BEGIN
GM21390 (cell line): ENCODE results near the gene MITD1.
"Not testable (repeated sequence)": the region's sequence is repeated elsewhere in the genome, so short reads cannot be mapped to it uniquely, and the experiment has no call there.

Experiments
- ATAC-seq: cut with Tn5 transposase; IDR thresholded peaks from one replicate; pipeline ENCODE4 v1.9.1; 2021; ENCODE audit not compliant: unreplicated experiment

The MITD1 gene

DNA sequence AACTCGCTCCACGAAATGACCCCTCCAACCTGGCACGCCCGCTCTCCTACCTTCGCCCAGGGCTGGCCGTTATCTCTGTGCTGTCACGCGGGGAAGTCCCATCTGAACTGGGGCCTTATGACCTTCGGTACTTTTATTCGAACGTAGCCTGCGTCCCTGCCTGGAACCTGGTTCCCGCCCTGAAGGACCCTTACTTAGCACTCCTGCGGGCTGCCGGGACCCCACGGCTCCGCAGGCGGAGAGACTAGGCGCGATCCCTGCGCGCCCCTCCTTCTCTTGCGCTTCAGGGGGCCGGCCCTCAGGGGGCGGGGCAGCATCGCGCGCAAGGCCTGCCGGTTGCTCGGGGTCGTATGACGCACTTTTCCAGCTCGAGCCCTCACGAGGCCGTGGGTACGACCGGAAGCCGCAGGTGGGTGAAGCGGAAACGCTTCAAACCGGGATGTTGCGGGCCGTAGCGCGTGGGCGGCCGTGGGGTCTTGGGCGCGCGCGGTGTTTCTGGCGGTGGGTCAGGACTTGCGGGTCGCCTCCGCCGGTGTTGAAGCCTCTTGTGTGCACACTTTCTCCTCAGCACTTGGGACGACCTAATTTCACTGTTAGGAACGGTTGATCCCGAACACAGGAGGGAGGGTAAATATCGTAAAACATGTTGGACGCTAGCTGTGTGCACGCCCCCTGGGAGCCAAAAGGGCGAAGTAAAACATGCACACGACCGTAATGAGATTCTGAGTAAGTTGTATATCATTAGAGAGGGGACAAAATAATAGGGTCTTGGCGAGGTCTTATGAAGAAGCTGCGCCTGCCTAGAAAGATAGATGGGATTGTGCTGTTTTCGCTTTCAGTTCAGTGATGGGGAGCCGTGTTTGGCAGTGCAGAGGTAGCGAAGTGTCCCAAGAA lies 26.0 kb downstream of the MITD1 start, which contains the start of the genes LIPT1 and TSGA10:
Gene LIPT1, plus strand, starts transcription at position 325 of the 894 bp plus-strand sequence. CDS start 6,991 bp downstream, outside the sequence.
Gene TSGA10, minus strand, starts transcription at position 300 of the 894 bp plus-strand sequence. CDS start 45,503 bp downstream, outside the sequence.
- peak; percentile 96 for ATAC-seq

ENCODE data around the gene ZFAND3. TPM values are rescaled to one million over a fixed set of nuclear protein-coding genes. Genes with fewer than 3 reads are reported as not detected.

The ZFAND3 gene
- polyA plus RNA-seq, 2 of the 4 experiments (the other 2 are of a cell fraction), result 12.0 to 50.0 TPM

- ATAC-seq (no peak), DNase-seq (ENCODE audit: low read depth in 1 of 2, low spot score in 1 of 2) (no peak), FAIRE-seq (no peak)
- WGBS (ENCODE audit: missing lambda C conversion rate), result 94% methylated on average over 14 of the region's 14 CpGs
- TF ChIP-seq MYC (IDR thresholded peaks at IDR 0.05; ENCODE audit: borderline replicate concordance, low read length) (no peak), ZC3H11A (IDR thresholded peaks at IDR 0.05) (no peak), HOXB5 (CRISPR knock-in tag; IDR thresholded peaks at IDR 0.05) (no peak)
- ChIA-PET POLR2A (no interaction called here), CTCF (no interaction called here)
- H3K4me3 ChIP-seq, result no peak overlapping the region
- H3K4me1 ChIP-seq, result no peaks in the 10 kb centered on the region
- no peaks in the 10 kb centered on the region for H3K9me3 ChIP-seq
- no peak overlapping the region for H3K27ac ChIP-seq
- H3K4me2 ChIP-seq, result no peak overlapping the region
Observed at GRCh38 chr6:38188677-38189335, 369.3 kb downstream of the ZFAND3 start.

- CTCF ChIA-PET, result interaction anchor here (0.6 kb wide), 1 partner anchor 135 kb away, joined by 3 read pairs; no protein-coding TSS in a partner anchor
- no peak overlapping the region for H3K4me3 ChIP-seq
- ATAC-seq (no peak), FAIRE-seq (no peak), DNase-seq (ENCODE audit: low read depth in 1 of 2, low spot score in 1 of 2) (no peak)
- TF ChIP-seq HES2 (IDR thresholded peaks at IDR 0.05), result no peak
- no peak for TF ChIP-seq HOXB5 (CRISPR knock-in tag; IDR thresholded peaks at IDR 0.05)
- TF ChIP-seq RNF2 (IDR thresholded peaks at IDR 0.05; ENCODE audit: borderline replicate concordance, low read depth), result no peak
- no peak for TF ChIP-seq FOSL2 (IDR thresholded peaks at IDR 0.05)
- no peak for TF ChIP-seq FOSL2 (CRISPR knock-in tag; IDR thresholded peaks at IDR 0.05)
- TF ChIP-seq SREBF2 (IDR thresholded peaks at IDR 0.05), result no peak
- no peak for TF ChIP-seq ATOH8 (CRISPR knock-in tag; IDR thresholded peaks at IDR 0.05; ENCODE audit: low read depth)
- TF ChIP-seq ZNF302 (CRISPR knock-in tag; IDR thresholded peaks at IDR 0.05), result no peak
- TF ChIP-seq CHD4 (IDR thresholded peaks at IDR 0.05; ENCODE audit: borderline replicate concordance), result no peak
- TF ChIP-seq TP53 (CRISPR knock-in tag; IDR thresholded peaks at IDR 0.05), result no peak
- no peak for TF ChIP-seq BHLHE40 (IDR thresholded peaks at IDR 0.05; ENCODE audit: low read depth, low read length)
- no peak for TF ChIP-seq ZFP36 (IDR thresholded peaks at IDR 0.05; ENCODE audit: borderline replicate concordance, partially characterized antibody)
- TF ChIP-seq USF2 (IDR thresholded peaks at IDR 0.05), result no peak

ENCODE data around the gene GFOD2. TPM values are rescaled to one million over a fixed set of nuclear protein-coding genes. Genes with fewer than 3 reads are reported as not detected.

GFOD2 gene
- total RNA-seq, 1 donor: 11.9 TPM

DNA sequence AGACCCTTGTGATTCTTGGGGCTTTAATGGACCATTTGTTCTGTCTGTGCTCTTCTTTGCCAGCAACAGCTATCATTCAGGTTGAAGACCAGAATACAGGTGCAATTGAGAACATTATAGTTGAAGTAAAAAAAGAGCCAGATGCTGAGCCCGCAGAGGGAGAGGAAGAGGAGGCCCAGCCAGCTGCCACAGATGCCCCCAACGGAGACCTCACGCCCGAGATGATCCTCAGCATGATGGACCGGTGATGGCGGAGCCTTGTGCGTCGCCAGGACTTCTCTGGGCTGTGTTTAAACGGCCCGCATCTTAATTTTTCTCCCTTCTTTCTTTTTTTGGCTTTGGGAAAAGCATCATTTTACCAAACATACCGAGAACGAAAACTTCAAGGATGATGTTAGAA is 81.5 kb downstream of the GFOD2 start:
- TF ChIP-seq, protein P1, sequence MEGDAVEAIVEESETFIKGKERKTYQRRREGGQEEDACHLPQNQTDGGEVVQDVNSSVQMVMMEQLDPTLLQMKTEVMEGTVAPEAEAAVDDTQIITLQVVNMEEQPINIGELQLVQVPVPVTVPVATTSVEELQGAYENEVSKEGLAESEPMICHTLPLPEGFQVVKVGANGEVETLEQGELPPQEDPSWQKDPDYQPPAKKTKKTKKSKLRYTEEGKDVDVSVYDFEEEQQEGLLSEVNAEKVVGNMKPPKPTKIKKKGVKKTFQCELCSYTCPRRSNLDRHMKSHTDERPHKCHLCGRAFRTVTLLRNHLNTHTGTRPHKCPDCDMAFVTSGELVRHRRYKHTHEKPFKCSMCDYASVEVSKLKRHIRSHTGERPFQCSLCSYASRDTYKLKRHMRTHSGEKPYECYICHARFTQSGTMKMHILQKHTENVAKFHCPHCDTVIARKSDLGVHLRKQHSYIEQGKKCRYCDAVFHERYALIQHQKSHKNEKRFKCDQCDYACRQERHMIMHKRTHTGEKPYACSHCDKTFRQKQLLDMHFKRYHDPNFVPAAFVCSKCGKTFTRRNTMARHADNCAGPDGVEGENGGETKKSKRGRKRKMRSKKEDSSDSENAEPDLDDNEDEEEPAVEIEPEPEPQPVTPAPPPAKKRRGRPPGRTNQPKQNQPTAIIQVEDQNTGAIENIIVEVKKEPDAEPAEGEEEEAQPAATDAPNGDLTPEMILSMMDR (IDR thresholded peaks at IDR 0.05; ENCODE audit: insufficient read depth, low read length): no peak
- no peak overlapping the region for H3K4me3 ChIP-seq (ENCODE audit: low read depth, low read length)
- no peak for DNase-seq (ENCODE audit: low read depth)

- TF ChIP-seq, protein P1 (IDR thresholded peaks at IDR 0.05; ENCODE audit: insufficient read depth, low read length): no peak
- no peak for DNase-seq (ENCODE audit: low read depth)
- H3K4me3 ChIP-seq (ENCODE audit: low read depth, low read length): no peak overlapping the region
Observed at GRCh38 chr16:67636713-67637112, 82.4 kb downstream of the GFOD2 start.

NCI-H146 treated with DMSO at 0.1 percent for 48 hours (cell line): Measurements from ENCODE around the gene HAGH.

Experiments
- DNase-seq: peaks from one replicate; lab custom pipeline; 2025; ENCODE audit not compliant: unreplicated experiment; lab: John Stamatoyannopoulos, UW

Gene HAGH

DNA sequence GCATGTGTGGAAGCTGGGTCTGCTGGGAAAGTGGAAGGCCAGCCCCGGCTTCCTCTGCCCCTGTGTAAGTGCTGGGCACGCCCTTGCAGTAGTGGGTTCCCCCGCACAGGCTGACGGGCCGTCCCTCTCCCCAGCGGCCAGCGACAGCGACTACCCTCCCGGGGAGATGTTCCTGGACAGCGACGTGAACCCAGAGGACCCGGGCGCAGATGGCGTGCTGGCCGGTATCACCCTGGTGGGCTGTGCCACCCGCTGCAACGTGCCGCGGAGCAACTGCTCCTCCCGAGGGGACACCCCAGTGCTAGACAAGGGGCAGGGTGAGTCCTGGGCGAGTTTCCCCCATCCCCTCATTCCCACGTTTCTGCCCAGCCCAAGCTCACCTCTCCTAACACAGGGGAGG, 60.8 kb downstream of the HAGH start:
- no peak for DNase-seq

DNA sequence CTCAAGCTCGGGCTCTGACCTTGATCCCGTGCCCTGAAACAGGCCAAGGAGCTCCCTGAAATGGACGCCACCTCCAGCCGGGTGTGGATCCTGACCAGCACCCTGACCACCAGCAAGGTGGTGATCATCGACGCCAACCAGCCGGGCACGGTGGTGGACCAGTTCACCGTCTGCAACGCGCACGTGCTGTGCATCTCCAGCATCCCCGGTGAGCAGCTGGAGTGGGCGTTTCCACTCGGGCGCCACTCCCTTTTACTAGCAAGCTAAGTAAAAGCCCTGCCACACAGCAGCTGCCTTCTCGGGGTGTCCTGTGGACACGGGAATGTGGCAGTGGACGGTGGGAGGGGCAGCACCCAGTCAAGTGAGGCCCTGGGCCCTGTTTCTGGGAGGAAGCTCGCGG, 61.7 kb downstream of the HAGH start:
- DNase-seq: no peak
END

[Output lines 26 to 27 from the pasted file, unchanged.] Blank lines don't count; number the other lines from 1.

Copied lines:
- TF ChIP-seq HES2 (IDR thresholded peaks at IDR 0.05), result no peak
- no peak for TF ChIP-seq HOXB5 (CRISPR knock-in tag; IDR thresholded peaks at IDR 0.05)